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Listed Building

The legal part of the listing is the address/name of site only. All other information in the record is not statutory.

MELVILLE CRESCENT, 2ND VISCOUNT MELVILLE MONUMENTReference: LB27866

Status: Designated

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Summary

Information

  • Category: A
  • Date Added: 14/12/1970

Location

  • Local Authority: Edinburgh
  • Planning Authority: Edinburgh
  • Burgh: Edinburgh

National Grid Reference

  • NGRNT 24288 73624
  • Coordinates324288, 673624

Description

John Steele, 1857. Pedestrian bronze statue of Robert Viscount Melville to centre of Melville Crescent. Large sandstone ashlar plinth. Stepped to base with cornice to top of pedestal. Further plinth over cornice supporting bronze statue. Figure shown leaning on bronze plinth to left, holding scroll in right hand. Bronze inscription to plinth: Robert Viscount Melville, Born 14th March 1771 Died 10th June 1851.

Statement of Special Interest

The Melville Statue is a striking bronze on a high plinth that is a key termination to various axis through the former Walker Estate plan, and an excellent example of the work of a prominent sculptor, Sir John Steel. It forms an especially strong link with the Gladstone Memorial in Coates Crescent with which it forms a visual axis down Walker Street. The OS survey of 1852 shows an alternate design for the square with a circular garden to the centre.

Sir John Steel (b. 1804), was one of the foremost sculptors of his day, producing numerous works in Edinburgh, the most prominent of which is the statue of Sir Walter Scott for the Scott Monument on Princes Street (see separate listing), and an equestrian statue of Wellington in Glasgow (see separate listing). In 1844 after sculpting a figure of Queen Victoria he was appointed sculptor to her Majesty in Scotland, and was later knighted in 1876 after the unveiling of an equestrian statue of Prince Albert in Charlotte Sqaure.

(List description revised 2009 as part of re-survey.)

References

Bibliography

Ordnance Survey, Sheet 34 Edinburgh and Environs, (1852); Ordnance Survey, Large Scale Town Plan, (1893-94); J Gifford, C McWilliam, D M Walker, The Buildings of Scotland: Edinburgh (1988) p. 376; Youngson, The Making of Classical Edinburgh, (1988) p. 216; West End Community Trust, Edinburgh's West End, A Short History, (1984); James Grant, Cassell's Old and New Edinburgh, (c.1880) Volume IV p. 210.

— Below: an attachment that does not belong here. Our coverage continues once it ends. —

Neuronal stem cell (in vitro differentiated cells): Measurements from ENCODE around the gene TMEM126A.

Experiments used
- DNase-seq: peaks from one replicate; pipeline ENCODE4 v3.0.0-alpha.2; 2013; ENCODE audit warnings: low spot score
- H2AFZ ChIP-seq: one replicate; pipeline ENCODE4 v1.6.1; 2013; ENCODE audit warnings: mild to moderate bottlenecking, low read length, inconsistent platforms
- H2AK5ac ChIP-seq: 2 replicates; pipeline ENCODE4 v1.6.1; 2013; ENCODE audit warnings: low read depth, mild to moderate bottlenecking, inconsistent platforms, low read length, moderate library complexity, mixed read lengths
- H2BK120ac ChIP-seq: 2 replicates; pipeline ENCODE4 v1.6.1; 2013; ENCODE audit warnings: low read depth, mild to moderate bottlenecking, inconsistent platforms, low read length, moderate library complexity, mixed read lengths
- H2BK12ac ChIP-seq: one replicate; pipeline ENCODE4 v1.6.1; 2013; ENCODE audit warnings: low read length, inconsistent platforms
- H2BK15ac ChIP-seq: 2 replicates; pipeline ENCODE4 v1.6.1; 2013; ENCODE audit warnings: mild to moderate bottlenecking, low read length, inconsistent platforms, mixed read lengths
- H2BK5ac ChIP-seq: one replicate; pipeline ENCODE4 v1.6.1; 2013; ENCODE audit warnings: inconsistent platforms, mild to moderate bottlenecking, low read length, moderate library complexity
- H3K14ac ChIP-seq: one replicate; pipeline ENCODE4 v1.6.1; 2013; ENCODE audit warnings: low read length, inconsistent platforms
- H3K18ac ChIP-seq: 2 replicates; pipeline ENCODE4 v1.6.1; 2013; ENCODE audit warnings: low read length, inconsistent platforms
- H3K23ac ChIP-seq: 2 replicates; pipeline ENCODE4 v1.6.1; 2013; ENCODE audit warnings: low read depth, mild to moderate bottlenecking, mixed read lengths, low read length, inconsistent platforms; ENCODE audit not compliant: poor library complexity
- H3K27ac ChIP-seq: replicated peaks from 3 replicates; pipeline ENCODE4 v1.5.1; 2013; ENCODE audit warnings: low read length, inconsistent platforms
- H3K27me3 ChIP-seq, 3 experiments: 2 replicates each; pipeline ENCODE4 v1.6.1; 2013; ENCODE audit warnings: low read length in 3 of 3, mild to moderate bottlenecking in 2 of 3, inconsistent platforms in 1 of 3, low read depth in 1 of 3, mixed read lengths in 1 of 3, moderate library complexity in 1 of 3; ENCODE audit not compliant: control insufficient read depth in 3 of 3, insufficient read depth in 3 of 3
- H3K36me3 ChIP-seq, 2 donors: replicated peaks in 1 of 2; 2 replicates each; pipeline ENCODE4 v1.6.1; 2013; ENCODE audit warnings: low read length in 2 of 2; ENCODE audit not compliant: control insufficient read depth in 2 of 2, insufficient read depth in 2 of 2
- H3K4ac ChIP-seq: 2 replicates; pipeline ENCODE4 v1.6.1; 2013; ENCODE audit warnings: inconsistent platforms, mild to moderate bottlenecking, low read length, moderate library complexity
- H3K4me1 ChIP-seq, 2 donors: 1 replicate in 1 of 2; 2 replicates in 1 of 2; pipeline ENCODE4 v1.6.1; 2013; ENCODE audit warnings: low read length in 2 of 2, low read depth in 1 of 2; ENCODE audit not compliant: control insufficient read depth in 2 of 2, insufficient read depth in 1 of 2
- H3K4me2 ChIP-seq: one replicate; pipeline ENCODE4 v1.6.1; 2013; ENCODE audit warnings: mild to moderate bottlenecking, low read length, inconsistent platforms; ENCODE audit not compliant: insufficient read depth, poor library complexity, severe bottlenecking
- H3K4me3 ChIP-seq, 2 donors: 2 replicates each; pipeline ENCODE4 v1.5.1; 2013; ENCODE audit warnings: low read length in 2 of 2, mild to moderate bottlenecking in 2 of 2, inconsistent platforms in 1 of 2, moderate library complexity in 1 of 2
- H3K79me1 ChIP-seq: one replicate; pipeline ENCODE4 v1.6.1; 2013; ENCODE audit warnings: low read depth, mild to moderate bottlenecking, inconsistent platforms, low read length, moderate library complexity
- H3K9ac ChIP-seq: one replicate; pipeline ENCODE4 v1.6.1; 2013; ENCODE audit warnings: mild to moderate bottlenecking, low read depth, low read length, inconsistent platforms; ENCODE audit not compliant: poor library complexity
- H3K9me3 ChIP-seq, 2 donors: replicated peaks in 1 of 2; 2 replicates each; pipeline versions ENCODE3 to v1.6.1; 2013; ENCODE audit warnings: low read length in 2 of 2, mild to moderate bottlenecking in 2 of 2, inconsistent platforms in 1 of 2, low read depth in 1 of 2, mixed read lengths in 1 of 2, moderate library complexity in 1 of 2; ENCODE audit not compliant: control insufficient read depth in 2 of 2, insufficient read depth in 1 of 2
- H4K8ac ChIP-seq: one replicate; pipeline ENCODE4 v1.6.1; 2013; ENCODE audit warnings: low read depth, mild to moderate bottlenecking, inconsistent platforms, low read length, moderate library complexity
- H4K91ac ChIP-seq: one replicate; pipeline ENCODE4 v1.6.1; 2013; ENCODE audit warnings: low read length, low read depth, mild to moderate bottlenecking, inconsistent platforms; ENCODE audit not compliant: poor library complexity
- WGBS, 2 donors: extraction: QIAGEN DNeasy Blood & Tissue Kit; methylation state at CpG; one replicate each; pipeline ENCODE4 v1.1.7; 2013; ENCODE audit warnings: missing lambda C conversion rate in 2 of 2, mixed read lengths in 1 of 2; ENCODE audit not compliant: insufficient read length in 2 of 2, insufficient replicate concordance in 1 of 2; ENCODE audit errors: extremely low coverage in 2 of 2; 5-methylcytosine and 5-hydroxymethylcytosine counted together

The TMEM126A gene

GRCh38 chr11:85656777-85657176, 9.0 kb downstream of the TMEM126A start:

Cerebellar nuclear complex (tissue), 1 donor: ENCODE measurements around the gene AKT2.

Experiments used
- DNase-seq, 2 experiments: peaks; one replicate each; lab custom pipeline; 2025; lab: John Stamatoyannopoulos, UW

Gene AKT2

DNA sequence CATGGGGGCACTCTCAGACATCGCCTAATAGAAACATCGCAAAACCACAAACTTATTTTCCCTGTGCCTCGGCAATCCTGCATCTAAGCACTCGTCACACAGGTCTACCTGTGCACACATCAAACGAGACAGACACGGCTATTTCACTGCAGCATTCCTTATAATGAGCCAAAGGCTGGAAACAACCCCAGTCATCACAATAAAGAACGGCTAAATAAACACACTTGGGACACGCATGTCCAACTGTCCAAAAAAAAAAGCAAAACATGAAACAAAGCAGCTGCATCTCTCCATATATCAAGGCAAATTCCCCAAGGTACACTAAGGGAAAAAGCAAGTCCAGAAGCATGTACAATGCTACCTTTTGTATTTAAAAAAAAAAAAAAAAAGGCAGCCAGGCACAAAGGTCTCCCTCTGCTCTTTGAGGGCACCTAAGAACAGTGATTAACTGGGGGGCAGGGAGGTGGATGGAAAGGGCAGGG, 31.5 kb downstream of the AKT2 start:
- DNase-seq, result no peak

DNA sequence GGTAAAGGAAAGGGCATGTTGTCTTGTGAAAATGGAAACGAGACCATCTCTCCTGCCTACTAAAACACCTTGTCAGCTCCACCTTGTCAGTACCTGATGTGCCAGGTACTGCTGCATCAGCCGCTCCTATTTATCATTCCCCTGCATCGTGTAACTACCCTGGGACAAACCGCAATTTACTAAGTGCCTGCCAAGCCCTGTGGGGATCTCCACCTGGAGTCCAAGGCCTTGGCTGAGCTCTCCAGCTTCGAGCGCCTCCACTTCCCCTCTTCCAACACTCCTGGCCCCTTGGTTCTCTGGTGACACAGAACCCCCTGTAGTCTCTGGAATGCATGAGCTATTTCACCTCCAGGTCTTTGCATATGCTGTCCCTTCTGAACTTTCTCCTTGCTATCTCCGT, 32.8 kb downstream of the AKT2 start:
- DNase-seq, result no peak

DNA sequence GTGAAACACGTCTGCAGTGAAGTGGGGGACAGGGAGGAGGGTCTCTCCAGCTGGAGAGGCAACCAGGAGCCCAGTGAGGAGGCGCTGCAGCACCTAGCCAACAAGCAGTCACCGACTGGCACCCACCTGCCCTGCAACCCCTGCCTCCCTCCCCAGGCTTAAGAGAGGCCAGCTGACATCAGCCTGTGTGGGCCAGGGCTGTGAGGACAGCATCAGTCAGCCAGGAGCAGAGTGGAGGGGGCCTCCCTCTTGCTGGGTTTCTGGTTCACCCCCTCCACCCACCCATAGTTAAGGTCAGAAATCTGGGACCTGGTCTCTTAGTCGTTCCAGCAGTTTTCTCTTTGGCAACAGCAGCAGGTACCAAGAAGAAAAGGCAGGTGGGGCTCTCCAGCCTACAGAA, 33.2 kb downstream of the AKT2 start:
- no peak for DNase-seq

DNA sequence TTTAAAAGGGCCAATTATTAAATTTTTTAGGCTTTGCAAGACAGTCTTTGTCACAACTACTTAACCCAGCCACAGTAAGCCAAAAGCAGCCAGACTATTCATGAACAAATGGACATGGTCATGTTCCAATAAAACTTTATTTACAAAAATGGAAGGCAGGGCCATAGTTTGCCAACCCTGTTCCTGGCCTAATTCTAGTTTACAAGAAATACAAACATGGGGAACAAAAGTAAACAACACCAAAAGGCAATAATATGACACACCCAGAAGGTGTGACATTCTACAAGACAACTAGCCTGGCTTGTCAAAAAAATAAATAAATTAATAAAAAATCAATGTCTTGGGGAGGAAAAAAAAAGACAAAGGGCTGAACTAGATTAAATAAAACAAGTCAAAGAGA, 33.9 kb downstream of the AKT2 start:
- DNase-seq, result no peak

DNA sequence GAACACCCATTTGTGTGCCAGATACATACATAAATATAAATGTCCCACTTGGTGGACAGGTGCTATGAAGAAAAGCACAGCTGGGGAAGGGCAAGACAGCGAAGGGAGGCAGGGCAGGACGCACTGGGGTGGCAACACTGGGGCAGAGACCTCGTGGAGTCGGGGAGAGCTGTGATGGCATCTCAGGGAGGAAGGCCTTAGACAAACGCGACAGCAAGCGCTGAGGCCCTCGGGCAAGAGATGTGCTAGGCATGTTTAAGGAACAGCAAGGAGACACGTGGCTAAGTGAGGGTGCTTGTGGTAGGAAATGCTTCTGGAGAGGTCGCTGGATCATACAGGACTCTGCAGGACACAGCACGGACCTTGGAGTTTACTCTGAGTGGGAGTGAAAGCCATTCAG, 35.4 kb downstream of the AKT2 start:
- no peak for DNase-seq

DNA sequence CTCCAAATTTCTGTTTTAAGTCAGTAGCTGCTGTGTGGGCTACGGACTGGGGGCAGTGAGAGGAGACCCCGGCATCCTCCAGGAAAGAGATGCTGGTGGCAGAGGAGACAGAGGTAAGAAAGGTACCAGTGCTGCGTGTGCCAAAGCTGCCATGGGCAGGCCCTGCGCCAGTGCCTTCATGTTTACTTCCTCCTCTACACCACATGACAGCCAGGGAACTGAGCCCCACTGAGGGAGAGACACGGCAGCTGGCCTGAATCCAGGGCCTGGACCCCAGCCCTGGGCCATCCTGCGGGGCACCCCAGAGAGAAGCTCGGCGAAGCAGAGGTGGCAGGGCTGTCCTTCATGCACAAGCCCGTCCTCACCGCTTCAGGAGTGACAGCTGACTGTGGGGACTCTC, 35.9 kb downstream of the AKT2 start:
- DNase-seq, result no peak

About Designations

Listed Buildings

We list buildings of special architectural or historic interest and these are selected according to criteria published in the www.historic-scotland.gov.uk/shep-dec2011.pdf, Annex 2, pp74-76.

The information in the listed building record gives an indication of the special architectural or historic interest of the listed building(s). It is not a definitive historical account or a complete description of the building(s). The format of the listed building record has changed over time. Earlier records may be brief and some information will not have been recorded.

Enquiries relating to works to listed buildings should be made to the local authority in the first instance. Listed building consent is required for works which a local authority considers will affect its character as a building of special architectural or historic interest and local authorities also decide if listed building consent is required.

Listing covers both the exterior and the interior. Listing can cover structures not mentioned which are part of the curtilage of the building, such as boundary walls, gates, gatepiers, ancillary buildings etc. The local authority is responsible for advising on what is covered by the listing including the curtilage of a listed building. For information about curtilage see www.historicenvironment.scot.

Legislation introduced on 1 October 2015 allows us to state that: an object or structure fixed to the listed building; any object or structure within the curtilage of the listed building; and, any part or feature of the listed building that is not of architectural or historic interest may be excluded from a listing. If part of your building is not listed under the new legislation, the part will be excluded in the statutory address and in the statement of special interest. The statement will use the word 'excluding' and quote the relevant section of the Historic Environment Scotland Act 2014. Some earlier listed building records may use the word 'excluding', but if the Act is not quoted, the record has not been revised to reflect current legislation.

Find out more about listing and our other designations at www.historicenvironment.scot/advice-and-support.

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Printed: 25/05/2016 02:22